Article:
Guest Commentary 

Internet social-networking sites get to heart of libertarianism

I attended the Blogworld Expo in Las Vegas. It is an annual convention of bloggers and "new media" geeks. Some might see this subject as rather narrow and boring, but the weekend provided insights into the future of business and society overall.

Bottom line: The era of top-down, command-and-control business structures are ending. People are less inclined to trust traditional advertising, and more inclined to trust each other. That's why every successful online business, from Amazon.com to Newegg.com, has scores of customer comments.

People are more interested in personal relationships with honesty and transparency. An impersonal corporate entity that sends a "cease and desist" order to a blogger can expect the order published on the blog with a new round of harsh criticism that will probably spread beyond the original author. Old tactics no longer work.

So, the vertical, impersonal corporation, with its one-size-fits-all contrived message, is being shrugged off in favor of a horizontal, personal network. This is enabled by the Internet, particularly with online social networking tools.

The hottest thing at the Expo was Twitter (twitter.com), a sort of high-speed micro-blogging service--imagine your favorite blogger totally tweaked out on methamphetamine.

Seriously, it's an extremely powerful social-networking tool that's been around for about a year, and is nowhere near its full potential. Twitter is the latest addition to the online networking toolbox.

I've been speaking in terms of business, but business is simply people interacting, and people are the society. As the Internet marketers say, markets are conversations, and participation is marketing.

People who use the Internet have a new-found power and authority. We do not care about advertisements; we want to know what our peers think. We do not want force-fed corporate information. We want to talk to companies, but only if they listen, and treat us like individuals, not a demographic group.

Tomorrow's corporate symbol may no longer be a skyscraper, but a subway train, where ideas, product development and marketing all happen on a flat, interconnected structure.

Culturally speaking, this is good news for Tucsonans. With our not-too-distant frontier heritage, we are "down" with the network thing. As frontier men and women, we scoff at hierarchies and have no use for authority by virtue of a certificate or title. We find pretensions irritating. We are naturally horizontal, personal, transparent and honest, and we value trust.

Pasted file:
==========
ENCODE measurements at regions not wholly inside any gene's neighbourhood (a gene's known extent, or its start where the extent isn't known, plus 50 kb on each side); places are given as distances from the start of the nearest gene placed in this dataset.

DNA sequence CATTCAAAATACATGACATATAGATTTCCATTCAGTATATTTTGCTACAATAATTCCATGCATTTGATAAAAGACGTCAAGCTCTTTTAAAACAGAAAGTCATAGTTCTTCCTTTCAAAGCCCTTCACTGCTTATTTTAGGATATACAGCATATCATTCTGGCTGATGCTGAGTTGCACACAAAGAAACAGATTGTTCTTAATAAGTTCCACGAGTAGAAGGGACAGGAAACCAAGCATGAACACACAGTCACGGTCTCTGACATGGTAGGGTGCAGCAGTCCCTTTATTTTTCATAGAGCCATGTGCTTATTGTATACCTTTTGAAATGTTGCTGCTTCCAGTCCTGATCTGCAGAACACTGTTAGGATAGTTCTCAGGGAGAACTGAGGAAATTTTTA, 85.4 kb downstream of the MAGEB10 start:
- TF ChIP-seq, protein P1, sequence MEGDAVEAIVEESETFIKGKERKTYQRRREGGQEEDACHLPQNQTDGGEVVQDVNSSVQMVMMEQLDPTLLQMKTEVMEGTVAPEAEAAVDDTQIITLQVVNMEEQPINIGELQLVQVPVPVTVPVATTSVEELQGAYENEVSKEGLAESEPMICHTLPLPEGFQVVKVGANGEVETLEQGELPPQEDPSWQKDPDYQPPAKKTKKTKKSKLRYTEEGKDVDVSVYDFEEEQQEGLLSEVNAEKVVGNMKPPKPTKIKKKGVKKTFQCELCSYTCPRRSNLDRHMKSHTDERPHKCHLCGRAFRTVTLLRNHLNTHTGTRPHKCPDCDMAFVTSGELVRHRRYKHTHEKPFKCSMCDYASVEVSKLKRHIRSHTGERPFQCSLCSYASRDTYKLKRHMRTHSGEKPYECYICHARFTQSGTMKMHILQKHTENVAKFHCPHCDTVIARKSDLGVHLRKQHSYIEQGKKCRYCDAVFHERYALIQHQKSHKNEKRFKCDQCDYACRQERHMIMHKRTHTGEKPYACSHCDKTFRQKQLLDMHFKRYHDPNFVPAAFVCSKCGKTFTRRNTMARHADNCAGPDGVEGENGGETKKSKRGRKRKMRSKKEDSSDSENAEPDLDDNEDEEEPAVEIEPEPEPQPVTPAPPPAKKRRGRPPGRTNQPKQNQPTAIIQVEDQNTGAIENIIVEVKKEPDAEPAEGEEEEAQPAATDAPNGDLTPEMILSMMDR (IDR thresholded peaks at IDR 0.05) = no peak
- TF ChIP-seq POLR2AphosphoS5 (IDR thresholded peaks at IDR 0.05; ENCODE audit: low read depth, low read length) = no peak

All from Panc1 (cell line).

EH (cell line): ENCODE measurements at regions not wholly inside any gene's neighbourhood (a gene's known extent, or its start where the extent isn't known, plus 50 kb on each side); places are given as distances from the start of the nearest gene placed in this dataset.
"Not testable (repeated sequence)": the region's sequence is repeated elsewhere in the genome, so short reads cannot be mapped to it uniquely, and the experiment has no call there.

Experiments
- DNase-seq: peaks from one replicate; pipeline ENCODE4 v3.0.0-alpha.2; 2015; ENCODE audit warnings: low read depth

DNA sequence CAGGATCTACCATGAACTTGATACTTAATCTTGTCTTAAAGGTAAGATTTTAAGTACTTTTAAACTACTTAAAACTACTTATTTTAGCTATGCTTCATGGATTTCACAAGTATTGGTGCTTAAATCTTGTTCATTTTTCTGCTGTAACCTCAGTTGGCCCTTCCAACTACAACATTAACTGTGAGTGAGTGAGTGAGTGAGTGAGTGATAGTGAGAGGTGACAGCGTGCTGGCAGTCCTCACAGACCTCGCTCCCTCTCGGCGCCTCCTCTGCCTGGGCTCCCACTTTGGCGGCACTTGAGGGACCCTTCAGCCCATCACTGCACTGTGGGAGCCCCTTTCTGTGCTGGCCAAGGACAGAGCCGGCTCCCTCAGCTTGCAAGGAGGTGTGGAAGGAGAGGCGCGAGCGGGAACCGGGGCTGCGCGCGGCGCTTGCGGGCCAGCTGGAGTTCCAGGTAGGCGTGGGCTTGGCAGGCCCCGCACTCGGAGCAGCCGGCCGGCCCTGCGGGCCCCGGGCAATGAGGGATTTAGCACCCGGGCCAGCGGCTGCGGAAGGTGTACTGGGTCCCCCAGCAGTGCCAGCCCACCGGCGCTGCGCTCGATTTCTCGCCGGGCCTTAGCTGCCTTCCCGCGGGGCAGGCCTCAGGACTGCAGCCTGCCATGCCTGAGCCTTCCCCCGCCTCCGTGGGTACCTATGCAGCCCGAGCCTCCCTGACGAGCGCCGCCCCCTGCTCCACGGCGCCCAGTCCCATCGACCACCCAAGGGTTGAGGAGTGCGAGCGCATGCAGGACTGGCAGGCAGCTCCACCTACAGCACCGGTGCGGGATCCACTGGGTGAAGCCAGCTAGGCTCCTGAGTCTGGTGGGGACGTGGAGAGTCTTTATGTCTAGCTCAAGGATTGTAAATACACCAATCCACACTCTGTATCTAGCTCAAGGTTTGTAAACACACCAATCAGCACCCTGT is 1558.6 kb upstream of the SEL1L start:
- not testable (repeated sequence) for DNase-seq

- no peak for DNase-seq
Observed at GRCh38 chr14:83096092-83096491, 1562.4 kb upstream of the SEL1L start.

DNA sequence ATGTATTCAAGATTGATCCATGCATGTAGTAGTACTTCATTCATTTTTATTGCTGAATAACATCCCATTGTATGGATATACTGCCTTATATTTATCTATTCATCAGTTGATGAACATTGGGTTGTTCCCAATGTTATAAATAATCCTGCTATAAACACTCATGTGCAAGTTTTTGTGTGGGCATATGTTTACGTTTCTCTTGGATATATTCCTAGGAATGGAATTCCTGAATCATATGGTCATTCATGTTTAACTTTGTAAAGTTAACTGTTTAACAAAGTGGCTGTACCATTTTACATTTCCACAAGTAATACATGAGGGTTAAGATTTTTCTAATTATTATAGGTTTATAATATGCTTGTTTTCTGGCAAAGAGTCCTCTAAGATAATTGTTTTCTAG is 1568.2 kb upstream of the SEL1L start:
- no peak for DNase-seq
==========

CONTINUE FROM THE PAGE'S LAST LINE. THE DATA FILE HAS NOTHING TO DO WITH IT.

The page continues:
Heck! Look at our city! We may not have subways, but we are flat. We don't have skyscrapers, and we do not see the need for them, thank you very much.

Culturally, we are pre-positioned. So what does this mean politically? Well, it is certainly bad news for Democrats and leftists. Socialism is the ultimate vertical, top-down, command-and-control system.

Yes, I know all about how the Obama campaign made good use of social networking, but that, like so many campaign promises, will end with the election. An Obama administration and a Democratic Congress will not be governing from the subway. Congress will be on the top floor, and Obama will occupy the penthouse.

So what is the nature of this horizontal social networking, you ask? Let's see: voluntary personal relationships, based on trust and transparency; participation is not mandatory but invitational; no initiation of force, just people coming together on their own terms--why, that's the essence of libertarianism, baby!

The American left may as well retire, and the corporations that they have been fighting are about to die a natural death--all except for the biggest, scariest one, the federal government of the United States.

What of the future of the federal government? As president, Barack Obama may try to spread the thug politics of the Chicago machine from sea to shining sea, but ultimately, the people will shrug off that yoke just like they are shrugging off the corporate giants that live in the last century.

More by Jonathan Hoffman


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